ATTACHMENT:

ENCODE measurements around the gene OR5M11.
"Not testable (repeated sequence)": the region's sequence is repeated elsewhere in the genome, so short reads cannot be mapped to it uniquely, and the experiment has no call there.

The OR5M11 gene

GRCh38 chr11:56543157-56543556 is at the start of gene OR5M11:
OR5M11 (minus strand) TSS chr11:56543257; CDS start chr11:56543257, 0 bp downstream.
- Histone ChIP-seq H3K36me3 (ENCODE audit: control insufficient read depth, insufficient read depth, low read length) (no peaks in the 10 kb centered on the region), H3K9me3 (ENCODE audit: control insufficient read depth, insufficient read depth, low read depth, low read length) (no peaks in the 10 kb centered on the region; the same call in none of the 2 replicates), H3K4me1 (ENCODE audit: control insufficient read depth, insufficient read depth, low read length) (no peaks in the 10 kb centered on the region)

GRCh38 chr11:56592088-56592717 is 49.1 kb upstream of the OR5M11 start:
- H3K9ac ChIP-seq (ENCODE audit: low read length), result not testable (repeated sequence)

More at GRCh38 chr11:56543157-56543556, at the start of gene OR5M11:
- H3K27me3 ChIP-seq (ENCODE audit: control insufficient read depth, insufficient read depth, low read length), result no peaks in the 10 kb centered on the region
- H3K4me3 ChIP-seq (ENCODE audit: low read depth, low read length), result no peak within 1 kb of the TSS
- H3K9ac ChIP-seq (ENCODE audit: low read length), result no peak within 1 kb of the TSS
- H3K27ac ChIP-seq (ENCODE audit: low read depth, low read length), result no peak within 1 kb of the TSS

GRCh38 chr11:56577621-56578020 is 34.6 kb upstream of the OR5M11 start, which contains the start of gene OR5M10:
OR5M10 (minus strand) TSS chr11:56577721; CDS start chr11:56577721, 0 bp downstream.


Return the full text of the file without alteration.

ENCODE measurements around the gene OR5M11.
"Not testable (repeated sequence)": the region's sequence is repeated elsewhere in the genome, so short reads cannot be mapped to it uniquely, and the experiment has no call there.

The OR5M11 gene

GRCh38 chr11:56543157-56543556 is at the start of gene OR5M11:
OR5M11 (minus strand) TSS chr11:56543257; CDS start chr11:56543257, 0 bp downstream.
- Histone ChIP-seq H3K36me3 (ENCODE audit: control insufficient read depth, insufficient read depth, low read length) (no peaks in the 10 kb centered on the region), H3K9me3 (ENCODE audit: control insufficient read depth, insufficient read depth, low read depth, low read length) (no peaks in the 10 kb centered on the region; the same call in none of the 2 replicates), H3K4me1 (ENCODE audit: control insufficient read depth, insufficient read depth, low read length) (no peaks in the 10 kb centered on the region)

GRCh38 chr11:56592088-56592717 is 49.1 kb upstream of the OR5M11 start:
- H3K9ac ChIP-seq (ENCODE audit: low read length), result not testable (repeated sequence)

More at GRCh38 chr11:56543157-56543556, at the start of gene OR5M11:
- H3K27me3 ChIP-seq (ENCODE audit: control insufficient read depth, insufficient read depth, low read length), result no peaks in the 10 kb centered on the region
- H3K4me3 ChIP-seq (ENCODE audit: low read depth, low read length), result no peak within 1 kb of the TSS
- H3K9ac ChIP-seq (ENCODE audit: low read length), result no peak within 1 kb of the TSS
- H3K27ac ChIP-seq (ENCODE audit: low read depth, low read length), result no peak within 1 kb of the TSS

GRCh38 chr11:56577621-56578020 is 34.6 kb upstream of the OR5M11 start, which contains the start of gene OR5M10:
OR5M10 (minus strand) TSS chr11:56577721; CDS start chr11:56577721, 0 bp downstream.